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Berrista Opens on Friday, Serving Up Magic Beans and Customized Java Jolts

By Patty Wetli | December 11, 2014 8:01am
 Homaro Cantu's Berrista opens on Friday, serving up miracle berries and steampunk coffee.
Berrista Grand Opening
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OLD IRVING PARK — Not all coffee drinkers were created equal.

Recognizing that some people need a bigger hit of caffeine than others to get their java buzz on, Berrista Coffee, opening Friday, is prepared to offer customized brews.

"You need three times the jolt, we can give you a certain pick-me-up," said Homaro Cantu, Berrista's owner.

Called "Chicago's other cutting-edge chef" by the New York Times — the first being Grant Achatz at Alinea — Cantu, the chef behind Moto and the recently shuttered iNG, is one part mad scientist, one part cook, so it's no surprise that Berrista is as much a laboratory as a cafe.

The kitchen is stocked with gadgets like the Steampunk coffee press, which is controlled by an Android tablet and can produce cups of coffee to order.

And then there's the "miracle berry" — a fruit containing a protein that makes sour things taste sweet — which will feature prominently in Berrista's menu offerings, part of Cantu's bid to revolutionize the concept of "fast food."

A chicken and waffle sandwich, for example, will come with a side container of miracle berry, lemon juice and water that Cantu said would taste similar to maple syrup.

Doughnuts, similarly enhanced with the miracle berry, can be made sugar-free. Cantu said he's also developing a gluten-free formula.

"We're working on some great inventions," he said.

Given Cantu's reputation for experimentation, anticipation surrounding Berrista has been running high since the chef announced plans for the coffee shop in late 2013.

"We've been watching the storefront for months," said Katherine Bissell-Cordova, just one of the Old Irving Park residents who turned out for a friends-and-family preview of Berrista over the weekend.

"It all sounds kind of wacky, but knowing he's behind it ...," she said.

Digging into a scone after polishing off a sandwich, her 9-year-old son, Mateo Cordova, proclaimed the place "awesome."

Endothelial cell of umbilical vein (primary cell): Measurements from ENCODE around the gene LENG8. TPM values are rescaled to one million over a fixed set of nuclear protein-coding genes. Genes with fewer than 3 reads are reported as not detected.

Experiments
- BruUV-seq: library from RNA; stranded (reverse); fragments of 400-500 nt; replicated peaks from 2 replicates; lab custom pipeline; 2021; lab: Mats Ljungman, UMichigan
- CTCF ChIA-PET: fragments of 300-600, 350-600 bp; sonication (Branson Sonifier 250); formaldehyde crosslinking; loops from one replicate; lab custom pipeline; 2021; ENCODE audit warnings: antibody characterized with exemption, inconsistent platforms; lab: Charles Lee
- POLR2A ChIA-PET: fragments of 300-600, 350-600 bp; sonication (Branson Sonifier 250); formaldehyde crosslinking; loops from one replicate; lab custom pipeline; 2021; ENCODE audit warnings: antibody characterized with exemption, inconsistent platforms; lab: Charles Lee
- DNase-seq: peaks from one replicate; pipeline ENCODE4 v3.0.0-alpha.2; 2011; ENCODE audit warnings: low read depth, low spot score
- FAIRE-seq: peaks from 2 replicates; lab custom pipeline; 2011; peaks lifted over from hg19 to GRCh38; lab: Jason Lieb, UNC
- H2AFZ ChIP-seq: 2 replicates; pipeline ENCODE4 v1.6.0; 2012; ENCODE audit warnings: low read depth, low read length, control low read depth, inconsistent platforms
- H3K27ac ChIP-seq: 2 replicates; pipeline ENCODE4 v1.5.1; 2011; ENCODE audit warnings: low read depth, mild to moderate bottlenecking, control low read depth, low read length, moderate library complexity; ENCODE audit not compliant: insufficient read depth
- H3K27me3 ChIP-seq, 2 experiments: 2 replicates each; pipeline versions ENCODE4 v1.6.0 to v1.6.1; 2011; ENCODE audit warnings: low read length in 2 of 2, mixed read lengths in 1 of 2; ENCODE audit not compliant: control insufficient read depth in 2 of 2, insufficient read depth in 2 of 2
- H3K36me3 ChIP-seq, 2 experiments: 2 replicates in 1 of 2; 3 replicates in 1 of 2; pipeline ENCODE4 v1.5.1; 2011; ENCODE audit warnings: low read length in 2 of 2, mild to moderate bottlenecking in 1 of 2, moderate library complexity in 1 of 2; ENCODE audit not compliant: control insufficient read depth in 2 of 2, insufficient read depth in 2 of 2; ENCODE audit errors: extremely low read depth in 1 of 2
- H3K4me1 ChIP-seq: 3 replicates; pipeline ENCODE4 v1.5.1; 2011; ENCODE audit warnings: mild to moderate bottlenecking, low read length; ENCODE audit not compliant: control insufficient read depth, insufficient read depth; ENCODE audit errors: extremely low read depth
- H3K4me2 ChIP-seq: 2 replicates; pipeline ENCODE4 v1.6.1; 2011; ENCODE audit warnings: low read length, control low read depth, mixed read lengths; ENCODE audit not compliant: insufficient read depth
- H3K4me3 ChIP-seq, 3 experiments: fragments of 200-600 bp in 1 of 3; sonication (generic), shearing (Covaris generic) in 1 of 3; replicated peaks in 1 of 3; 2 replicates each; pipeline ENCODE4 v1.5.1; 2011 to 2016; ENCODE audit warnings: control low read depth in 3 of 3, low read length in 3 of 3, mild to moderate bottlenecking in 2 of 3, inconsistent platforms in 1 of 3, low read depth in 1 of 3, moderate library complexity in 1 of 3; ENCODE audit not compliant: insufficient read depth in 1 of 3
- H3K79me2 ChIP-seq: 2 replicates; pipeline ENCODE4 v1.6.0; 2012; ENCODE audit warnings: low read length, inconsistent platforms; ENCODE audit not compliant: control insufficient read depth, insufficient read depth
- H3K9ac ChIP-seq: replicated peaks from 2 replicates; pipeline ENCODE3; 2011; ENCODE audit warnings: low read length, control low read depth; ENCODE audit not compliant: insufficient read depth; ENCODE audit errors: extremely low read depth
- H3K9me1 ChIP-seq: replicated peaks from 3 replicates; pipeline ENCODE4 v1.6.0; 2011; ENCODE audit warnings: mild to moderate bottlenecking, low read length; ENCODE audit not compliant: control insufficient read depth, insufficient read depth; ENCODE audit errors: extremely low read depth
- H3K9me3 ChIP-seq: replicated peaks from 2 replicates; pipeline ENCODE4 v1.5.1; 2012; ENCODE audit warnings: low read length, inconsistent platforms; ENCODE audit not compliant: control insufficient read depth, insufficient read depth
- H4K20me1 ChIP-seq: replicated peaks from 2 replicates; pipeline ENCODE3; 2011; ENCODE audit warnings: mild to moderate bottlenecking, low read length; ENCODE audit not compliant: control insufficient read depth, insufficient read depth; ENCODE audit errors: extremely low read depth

"I like how they make it fast, but it's not fast food," said the junior Cordova, a classmate of Cantu's children at Disney II magnet.

 Berrista's pastries, like this blueberry turnover, will be made with and without sugar. Owner Homaro Cantu's goal is to provide a healthier alternative to fast food.
Berrista's pastries, like this blueberry turnover, will be made with and without sugar. Owner Homaro Cantu's goal is to provide a healthier alternative to fast food.
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DNAinfo/Patty Wetli

Young Mateo's enthusiasm was matched by the rest of the preview customers, who descended on Berrista in such large numbers, Cantu had to push the coffee shop's debut back from Dec. 8 after literally being eaten out of business and needing to take a breather to restock.

"That was a little crazy," Cantu said of the soft opening. "I think we did like 800 people. We didn't expect that."

During the preview, few were able to sample the miracle berry, or "magic bean," as Cantu calls it.

"We ran out of all that after the first 50 people," said the chef. "We were just trying to make food."

Melissa Arning and James Pulker, latecomers to the preview, were disappointed to have missed out on the doughnuts, but had previously tried the miracle berry at a party with friends.

"The way it completely changes flavors is nuts," said Pulker.

Greek yogurt tasted like cheesecake, they said, and salt and vinegar chips like kettle corn.

But it was Berrista's other bean — the coffee kind — that was most likely to earn their repeat business, they said.

"Old Irving Park in general is kind of underserved" by independent coffee shops, said Arning, who's been eagerly following Berrista's progress for the past year.

She also said she appreciated the diverse array of available brews — Bowtruss, Big Shoulders, Intelligentsia and La Colombe — versus most coffeehouses' habit of associating themselves with a single brand.

"This'll be a place to super-impress any relatives from out of town," Pulker said.

Longtime neighborhood residents Gerta Sorensen and Jeff London, who split one of Berrista's super-sized flatbreads, were excited to have a new dining option within walking distance, and said they were hopeful more entrepreneurs of Cantu's caliber would follow the chef's lead.

"When you have someone of Homaro's stature open a business here, it shows you can bring an upscale concept to this neighborhood," Sorensen said.

Berrista Coffee, 4219 W. Irving Park Road, will be open as of Friday, 6 a.m. to 9 p.m. weekdays; 6 a.m. to 1:30 p.m. Saturdays; closed on Sundays.

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